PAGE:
FIG. 3 shows examples of possible matching network designs for each of the antenna sub-bands. In FIG. 3(a) the variable capacitor port 410 will be connected to the transceiver 500 and the fixed capacitor 411 will be connected to the antenna system providing a continuous impedance matching capability. In FIG. 3(b), the capacitance is adjusted in discrete steps using switches that can engage various combinations of capacitors. The variable capacitance may be adjusted mechanically or electronically, or switched depending upon the needs of the system. Together, these three sub-systems (trapped antenna network, connection network, and impedance matching network) form the high efficiency, broadband, trapped wire antenna system.

The trapped antenna network is designed such that the longest wire element corresponds to the first resonant length of the lowest design frequency (largest wavelength). For the monopole case this length is approximately a quarter wavelength and for the dipole case this length is approximately a half wavelength. At this frequency (the lowest design frequency) none of the inductive-capacitive traps are active and the set of band-pass filters directs the signal to the proper antenna (antenna 20 in FIG. 1(a)). Because the antenna 20 is resonant at this particular frequency, the matching network does little to no work in ensuring that the antenna is properly impedance matched to the transceiver 500. As the frequency is increased, the longest wire element is no longer resonant and the matching network begins to play a more active role in ensuring that the input impedance of the antenna is properly matched to the transceiver 500. This process continues until the longest wire element is too far from resonance to function at the pre-set efficiency level. In this region, the filter set transitions the signal from the existing wire element 20 to the second longest wire element 10 whose length has been designed to the resonant length of the switch over frequency. All of the inductive-capacitive traps are still not active and all that has occurred is that the signal is transitioned to a different radiating structure which is more efficient. As the frequency is increased further, the matching network associated with the second longest antenna sub-element begins to match the impedance of the element to that of the transceiver 500. Again, this process continues until the radiation efficiency of the second longest antenna element transitions below the efficiency level of the next element. At this point, the band-pass filter networks transitions the signal back over to the antenna 20. The upper most inductive-capacitive trap 22 is active, stopping any RF current flow to the upper portion 1 of the wire. The location of the upper most inductive-capacitive trap is set such that the clipped wire element is now once again resonant at the new higher frequency. As the frequency is increased further, the matching network associated with the third sub-element adjusts to ensure that the impedance of the third antenna sub-element and transceiver 500 are properly matched. Once again, this process continues until the third longest wire element is too far from resonance to efficiently function. The signal is then once again transitioned over by the band-pass filter network to the other antenna wire 10. At this new higher frequency, the upper most inductive-capacitive trap 12 on the shorter antenna wire 10 is now active, stopping any RF current flow to the upper portion 2 of the shorter antenna wire. Once again, the clipped wire element is resonant at this higher frequency. This entire process is continued until all of the inductive-capacitive traps existing on both wire elements have been utilized. When the frequency is raised to a point that the shortest antenna element no longer radiates above the pre-set efficiency level, the antenna system has reached its upper frequency limit. While this process has been described for a two wire antenna network the design may be extended to include any number of wire elements containing any number of inductive-capacitive traps.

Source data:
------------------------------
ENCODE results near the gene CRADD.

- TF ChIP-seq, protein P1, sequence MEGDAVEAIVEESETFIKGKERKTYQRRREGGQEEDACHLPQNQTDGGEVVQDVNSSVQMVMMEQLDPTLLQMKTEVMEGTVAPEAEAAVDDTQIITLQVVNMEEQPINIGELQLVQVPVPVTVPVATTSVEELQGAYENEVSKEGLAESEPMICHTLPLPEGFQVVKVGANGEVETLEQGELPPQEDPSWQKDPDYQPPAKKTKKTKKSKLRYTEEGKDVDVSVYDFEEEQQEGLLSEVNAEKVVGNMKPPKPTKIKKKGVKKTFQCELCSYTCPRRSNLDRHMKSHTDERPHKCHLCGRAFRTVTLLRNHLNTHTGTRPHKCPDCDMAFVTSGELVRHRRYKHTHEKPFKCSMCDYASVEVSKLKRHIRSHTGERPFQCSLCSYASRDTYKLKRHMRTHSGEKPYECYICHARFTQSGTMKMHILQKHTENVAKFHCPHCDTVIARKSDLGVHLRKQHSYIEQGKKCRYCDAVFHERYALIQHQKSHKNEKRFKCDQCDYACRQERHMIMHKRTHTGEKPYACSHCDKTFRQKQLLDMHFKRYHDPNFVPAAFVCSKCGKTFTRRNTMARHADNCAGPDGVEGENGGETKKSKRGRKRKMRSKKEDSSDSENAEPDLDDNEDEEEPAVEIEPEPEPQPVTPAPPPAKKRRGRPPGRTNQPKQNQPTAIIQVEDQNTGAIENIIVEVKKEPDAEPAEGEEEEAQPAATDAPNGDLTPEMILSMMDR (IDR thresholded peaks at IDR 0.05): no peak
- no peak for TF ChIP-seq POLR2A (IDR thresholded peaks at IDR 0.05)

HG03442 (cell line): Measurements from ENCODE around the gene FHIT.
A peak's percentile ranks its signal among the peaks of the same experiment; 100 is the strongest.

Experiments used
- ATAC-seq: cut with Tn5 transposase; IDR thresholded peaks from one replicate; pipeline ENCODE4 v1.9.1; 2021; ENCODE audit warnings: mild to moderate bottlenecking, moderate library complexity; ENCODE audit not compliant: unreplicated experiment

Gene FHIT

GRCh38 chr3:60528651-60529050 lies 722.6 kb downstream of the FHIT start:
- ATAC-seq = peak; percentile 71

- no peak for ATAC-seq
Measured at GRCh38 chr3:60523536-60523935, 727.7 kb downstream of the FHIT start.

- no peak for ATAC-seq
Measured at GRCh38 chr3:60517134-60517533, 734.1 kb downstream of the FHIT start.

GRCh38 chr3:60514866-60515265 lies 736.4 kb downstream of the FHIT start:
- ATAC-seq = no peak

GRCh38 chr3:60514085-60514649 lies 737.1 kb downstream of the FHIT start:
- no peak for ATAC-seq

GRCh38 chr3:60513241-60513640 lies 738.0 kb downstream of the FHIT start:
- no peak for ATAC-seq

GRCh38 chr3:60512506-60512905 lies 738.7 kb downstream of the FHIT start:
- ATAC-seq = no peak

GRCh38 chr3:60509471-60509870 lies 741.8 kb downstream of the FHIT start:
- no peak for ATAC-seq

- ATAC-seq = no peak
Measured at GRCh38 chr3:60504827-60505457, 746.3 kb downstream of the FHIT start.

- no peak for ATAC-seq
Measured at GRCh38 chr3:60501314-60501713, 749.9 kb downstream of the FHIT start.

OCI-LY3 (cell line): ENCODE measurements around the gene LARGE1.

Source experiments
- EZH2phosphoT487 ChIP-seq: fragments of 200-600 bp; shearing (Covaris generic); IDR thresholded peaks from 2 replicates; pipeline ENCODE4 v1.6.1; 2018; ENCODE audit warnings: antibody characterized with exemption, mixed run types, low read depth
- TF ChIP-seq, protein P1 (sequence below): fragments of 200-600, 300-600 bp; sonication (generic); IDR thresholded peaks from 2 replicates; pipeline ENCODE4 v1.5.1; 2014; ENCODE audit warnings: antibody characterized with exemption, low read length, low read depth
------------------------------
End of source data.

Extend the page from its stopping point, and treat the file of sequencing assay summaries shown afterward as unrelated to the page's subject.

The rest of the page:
DESCRIPTION OF ALTERNATIVE EMBODIMENTS

Although the operation of the system is described above with particular reference to the monopole configuration, the operation of the system with a different antenna configuration is substantially similar and would be evident to one skilled in the art.